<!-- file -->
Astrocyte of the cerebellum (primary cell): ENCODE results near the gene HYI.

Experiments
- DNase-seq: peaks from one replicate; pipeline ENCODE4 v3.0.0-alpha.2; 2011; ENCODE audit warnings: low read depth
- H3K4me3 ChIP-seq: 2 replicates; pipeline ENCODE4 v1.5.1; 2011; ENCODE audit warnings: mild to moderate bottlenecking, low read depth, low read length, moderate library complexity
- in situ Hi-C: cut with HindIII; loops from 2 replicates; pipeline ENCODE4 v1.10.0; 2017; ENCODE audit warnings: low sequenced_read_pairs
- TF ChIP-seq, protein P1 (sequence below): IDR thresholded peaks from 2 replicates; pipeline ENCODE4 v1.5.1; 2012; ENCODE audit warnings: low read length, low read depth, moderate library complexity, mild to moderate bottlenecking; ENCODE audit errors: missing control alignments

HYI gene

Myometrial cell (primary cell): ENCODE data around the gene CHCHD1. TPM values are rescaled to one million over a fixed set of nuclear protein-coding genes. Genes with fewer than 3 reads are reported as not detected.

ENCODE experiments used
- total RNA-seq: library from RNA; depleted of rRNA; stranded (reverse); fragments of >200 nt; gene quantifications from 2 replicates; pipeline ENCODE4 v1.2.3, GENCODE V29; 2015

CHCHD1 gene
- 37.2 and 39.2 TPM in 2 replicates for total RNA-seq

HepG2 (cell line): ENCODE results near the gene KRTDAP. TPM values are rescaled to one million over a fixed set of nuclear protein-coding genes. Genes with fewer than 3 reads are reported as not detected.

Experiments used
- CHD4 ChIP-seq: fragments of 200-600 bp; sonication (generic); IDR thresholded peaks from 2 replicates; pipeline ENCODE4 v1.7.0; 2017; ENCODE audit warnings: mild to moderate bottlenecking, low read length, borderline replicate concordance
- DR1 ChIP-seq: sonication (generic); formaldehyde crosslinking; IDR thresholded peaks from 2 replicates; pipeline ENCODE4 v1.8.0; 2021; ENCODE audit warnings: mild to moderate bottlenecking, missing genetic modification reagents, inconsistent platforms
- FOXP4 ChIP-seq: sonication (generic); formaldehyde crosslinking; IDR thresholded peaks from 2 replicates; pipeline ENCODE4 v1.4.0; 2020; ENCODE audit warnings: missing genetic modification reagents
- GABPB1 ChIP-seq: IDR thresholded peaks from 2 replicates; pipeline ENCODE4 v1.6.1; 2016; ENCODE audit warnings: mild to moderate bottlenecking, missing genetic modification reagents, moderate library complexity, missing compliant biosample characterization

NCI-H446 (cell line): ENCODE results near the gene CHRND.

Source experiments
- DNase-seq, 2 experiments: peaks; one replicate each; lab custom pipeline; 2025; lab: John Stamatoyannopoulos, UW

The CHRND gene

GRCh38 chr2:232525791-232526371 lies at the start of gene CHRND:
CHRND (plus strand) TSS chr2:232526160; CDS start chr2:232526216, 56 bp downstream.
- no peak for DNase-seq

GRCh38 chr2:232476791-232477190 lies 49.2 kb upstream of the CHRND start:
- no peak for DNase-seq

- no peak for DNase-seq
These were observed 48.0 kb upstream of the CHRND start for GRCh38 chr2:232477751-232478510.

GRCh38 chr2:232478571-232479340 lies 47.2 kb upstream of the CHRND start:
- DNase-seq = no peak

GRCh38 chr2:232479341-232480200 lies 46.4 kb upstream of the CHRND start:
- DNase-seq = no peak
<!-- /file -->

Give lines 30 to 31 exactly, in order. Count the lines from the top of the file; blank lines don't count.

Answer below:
GRCh38 chr2:232478571-232479340 lies 47.2 kb upstream of the CHRND start:
- DNase-seq = no peak